Title page for ETD etd-09122008-100319

Document Type Doctoral Thesis
Author Shai, Leshweni Jeremia
Email ljshai@medunsa.ac.za
URN etd-09122008-100319
Document Title Characterization of compounds from Curtisia dentata (Cornaceae) active against Candida albicans
Degree PhD
Department Paraclinical Sciences
Advisor Name Title
Dr L J McGaw Co-Supervisor
Prof J N Eloff Supervisor
  • trees
  • species
  • Candida albicans
  • compounds
  • untifungal
Date 2008-04-24
Availability unrestricted

The main aim of the study was to isolate compounds active against Candida albicans from the most active species from a pool of several trees. Seven tree species with good antifungal activity were selected from the Phytomedicine Programme database. The selected plant species investigated were screened for growth inhibitory activity against Candida albicans using bioautography and serial microplate dilution methods. These tree species were: Cussonia zuluensis, Vepris reflexa, Curtisia dentata, Trichilia emetica, Terminalia phanerophlebia, Terminalia sambesiaca and Kigelia africana. Using the serial microplate dilution method for the determination of minimal inhibitory concentrations, Terminalia phanerophlebia and were active against Candida albicans with MIC values as low 0.02 mg/ml. The acetone and dichloromethane extracts of all plant leaves were active against C. albicans with MICs varying from 0.02-2.5 mg/ml. Based on bioautography, the acetone extract of the leaves of Curtisia dentate had more active (5) compounds against C. albicans than any of the tree species investigated.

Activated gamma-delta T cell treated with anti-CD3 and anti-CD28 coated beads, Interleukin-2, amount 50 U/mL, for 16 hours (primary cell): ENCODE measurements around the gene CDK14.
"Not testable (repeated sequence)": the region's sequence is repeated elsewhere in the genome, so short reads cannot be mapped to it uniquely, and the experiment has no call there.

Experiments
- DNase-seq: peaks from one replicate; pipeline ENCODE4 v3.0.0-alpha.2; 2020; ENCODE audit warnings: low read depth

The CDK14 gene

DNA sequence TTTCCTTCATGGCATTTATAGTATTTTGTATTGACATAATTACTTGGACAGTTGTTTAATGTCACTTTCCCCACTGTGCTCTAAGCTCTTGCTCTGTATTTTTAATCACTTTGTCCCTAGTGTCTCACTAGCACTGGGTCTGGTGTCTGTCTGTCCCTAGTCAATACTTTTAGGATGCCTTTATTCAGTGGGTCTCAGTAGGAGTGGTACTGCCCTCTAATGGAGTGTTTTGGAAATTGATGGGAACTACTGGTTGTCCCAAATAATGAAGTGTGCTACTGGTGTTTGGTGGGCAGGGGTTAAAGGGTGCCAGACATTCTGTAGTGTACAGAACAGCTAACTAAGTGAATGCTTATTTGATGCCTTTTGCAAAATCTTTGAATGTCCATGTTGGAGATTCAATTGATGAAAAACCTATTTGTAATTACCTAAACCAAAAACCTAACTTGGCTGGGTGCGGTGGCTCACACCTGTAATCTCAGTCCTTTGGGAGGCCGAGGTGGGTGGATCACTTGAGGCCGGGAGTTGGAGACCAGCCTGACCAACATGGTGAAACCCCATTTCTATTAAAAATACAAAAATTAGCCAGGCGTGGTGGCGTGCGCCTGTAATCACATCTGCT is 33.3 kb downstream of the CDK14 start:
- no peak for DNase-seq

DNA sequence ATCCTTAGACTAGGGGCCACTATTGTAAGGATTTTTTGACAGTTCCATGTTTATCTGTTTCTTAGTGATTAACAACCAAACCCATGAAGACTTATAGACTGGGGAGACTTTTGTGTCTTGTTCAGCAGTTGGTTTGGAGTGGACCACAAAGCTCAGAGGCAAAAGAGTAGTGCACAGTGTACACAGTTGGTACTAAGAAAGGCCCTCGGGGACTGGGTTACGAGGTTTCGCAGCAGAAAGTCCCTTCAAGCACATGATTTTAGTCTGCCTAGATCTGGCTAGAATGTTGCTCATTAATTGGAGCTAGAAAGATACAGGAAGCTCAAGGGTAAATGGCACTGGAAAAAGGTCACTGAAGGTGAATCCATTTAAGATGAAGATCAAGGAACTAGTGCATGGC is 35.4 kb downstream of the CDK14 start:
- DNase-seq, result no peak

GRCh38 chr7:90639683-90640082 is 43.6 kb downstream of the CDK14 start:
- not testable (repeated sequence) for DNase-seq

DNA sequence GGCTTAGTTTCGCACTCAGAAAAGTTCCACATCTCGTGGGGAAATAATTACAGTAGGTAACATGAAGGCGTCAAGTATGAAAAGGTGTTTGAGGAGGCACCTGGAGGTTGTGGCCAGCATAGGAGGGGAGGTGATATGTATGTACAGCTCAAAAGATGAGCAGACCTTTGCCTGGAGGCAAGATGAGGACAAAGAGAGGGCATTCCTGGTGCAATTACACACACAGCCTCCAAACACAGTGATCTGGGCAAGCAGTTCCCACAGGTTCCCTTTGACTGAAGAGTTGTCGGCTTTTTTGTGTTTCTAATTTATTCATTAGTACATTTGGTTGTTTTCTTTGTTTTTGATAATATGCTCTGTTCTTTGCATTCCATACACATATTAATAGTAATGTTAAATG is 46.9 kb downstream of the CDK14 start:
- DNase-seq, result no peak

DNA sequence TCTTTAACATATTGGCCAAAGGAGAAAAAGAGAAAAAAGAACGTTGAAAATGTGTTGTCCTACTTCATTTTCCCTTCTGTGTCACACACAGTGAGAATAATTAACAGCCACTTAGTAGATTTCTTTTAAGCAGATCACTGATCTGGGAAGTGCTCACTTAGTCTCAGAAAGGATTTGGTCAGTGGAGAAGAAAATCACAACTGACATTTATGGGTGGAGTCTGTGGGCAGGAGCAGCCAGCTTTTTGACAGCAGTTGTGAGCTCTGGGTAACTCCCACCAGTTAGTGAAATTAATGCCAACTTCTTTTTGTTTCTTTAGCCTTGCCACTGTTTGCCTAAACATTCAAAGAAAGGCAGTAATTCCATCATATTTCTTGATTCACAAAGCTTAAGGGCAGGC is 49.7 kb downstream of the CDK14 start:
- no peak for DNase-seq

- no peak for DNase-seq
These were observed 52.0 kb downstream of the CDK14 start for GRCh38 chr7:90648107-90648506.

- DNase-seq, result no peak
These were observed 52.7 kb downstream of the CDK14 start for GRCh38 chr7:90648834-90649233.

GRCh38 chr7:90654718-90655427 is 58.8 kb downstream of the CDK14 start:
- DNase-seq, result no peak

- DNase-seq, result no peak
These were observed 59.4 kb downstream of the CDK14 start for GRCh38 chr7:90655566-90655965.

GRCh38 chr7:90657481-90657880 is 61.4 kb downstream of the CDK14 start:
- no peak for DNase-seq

The dichloromethane, acetone and hexane extracts of the seven tree species were further screened for antifungal activity using other fungal test organisms. The fungal species used were Aspergillus fumigatus, Microsporum canis, Sporothrix schenckii and Cryptococcus neoformans. Extracts of Curtisia dentata, Terminalia sambesiaca and Terminalia phanerophlebia had the highest activities against these fungal test organisms with minimal inhibitory concentration (MIC) values as low as 0.02 mg/ml. Cussonia zuluensis was the least active with high MIC values (>250 g/ml in some cases) and the lowest number (1) of active chemical components on bioautograms. The highest number of active compounds (5) against C. albicans on bioautograms was observed in the acetone extracts of C. dentate. The plant species were further investigated for presence of antibacterial compounds, using Escherichia coli, Staphylococcus aureus, Enterococcus faecalis and Pseudomonas aeruginosa as test bacterial organisms. Compounds with similar Rf values in the acetone extract of C. dentate were active against both bacterial and fungal test organisms, suggesting that the growth inhibitory activity of C. dentate extracts was non-selective. C. dentate was chosen for isolation of compounds due to 1) the highest number of active compounds on bioautogram against C. albicans, 2) the MIC values (0.12-0.6 mg/ml) against C. albicans. Acetone extracts of the leaves, stem bark and twigs of Curtisia dentate were compared for antibacterial and antifungal activity using the serial microplate dilution and bioautography methods in order to select the plant part to isolate compounds from. The TLC fingerprints of the twigs and leaves were largely similar. A non-polar compound and two medium polarity compounds, present in the leaves and twigs, were missing in the stem bark extract. Bioautography indicated that the leaves contained more antibacterial and antifungal compounds than the stem bark extracts. Extracts of the leaves were 5-fold more active than the stem bark extracts against Candida albicans, with total activities of 1072 and 190 ml/g, respectively. Against bacterial test organisms extracts of the leaves, stem bark and twigs resulted in comparable activities. These findings encourage the interchangeable usage of the stem bark, leaves and twigs of this plant, which may lead to sustainable harvesting of the species. This approach may conserve this and other threatened or endangered plant species.